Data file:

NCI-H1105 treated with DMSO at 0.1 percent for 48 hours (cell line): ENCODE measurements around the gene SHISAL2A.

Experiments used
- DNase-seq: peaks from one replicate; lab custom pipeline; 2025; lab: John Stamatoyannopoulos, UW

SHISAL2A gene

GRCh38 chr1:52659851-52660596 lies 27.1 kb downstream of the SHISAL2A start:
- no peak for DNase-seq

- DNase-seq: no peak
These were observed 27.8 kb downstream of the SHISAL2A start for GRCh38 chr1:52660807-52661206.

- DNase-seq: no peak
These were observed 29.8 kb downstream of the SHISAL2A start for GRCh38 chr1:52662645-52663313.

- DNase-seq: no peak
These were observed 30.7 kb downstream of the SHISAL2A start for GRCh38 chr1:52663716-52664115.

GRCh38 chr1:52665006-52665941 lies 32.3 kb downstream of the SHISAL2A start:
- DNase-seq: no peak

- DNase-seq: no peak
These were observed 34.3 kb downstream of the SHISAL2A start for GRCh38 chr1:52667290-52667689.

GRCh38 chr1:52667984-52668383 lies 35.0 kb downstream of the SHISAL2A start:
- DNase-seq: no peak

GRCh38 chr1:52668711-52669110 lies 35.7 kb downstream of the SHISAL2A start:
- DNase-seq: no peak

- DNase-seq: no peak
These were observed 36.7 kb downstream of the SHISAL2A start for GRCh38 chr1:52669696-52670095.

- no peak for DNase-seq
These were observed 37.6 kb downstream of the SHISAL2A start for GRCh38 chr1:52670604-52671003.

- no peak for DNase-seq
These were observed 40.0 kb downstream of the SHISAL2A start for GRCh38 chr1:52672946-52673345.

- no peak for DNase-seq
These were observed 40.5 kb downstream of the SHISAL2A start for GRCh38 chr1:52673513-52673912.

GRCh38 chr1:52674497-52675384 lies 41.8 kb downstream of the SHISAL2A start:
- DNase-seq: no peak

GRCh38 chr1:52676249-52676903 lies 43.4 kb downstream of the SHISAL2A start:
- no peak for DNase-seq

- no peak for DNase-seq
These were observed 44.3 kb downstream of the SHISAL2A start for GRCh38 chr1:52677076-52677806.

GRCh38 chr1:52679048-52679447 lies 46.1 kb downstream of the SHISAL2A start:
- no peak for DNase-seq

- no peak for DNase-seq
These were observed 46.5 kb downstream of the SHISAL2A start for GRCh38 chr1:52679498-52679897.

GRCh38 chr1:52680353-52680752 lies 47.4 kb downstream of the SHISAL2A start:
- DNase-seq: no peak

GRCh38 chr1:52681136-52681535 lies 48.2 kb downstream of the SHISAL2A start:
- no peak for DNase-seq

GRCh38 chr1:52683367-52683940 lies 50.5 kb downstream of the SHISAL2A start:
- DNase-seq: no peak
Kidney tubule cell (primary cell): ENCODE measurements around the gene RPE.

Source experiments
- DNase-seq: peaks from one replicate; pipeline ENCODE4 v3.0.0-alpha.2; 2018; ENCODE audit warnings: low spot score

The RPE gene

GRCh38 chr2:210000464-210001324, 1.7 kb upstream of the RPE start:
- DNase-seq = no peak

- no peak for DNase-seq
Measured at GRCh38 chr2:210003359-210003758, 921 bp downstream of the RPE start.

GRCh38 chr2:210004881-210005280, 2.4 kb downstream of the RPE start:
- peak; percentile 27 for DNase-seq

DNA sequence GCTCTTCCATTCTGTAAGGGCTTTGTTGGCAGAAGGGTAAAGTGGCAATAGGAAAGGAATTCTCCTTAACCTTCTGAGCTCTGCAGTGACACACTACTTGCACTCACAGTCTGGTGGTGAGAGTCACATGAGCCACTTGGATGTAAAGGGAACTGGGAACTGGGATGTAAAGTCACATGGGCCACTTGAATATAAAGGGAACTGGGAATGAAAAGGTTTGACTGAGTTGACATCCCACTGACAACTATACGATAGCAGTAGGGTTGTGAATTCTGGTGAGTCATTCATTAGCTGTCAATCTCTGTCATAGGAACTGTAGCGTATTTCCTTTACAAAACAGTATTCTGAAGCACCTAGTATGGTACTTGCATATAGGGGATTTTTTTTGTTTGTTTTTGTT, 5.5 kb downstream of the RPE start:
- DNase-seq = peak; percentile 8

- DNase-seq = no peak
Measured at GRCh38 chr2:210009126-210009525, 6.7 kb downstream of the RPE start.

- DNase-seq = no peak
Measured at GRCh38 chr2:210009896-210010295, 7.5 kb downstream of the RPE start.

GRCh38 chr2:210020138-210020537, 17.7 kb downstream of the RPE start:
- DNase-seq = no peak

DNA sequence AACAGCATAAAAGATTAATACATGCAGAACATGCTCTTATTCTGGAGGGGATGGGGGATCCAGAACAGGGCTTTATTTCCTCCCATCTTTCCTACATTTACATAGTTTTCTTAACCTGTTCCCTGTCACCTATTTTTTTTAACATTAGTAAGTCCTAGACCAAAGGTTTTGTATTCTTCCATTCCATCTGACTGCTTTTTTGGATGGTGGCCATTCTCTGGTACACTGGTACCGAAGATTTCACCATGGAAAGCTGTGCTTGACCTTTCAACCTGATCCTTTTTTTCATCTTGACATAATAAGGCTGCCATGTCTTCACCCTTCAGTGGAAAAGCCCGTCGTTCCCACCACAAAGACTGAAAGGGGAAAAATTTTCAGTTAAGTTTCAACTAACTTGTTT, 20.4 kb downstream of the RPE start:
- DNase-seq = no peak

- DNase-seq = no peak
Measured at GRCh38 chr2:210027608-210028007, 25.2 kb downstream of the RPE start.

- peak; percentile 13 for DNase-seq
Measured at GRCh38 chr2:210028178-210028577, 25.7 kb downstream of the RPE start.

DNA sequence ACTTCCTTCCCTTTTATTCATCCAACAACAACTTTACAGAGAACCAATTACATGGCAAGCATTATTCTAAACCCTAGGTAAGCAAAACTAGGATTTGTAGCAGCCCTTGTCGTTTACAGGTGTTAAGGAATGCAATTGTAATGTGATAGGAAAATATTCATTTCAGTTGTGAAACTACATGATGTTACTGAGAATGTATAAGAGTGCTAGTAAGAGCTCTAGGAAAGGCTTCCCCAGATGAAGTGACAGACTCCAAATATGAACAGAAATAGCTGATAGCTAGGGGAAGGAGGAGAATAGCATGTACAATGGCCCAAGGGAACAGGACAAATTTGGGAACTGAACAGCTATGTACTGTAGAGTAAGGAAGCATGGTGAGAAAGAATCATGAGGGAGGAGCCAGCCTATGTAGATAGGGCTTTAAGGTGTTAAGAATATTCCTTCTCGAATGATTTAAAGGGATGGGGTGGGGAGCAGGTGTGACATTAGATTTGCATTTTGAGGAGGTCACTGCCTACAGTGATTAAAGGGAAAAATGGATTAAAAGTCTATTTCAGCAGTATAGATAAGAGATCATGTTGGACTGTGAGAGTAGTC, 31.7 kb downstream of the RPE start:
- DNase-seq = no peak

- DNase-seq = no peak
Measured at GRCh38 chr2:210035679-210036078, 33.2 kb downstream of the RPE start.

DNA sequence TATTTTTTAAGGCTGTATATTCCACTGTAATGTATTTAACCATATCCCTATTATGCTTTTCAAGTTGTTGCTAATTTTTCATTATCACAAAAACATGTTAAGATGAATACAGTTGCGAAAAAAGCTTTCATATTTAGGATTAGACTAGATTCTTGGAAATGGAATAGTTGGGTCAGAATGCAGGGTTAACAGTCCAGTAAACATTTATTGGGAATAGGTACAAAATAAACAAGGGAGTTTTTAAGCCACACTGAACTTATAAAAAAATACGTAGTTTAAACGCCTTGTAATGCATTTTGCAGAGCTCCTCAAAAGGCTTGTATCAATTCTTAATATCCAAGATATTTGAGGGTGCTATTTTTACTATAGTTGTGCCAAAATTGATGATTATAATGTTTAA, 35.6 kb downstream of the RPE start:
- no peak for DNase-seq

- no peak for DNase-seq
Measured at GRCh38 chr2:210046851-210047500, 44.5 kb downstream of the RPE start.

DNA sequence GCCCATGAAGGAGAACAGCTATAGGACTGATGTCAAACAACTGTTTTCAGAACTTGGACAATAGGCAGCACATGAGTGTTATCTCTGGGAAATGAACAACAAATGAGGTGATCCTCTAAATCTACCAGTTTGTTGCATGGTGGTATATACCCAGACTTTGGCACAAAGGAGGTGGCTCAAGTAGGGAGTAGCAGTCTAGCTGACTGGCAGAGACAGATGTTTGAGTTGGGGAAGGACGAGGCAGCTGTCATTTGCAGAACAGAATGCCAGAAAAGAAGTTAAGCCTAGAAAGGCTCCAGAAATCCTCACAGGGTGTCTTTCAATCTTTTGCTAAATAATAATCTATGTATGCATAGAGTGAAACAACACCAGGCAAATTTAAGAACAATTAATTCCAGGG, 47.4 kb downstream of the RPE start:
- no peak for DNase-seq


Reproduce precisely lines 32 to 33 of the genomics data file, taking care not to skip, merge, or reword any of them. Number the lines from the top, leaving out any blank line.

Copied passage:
- no peak for DNase-seq

- no peak for DNase-seq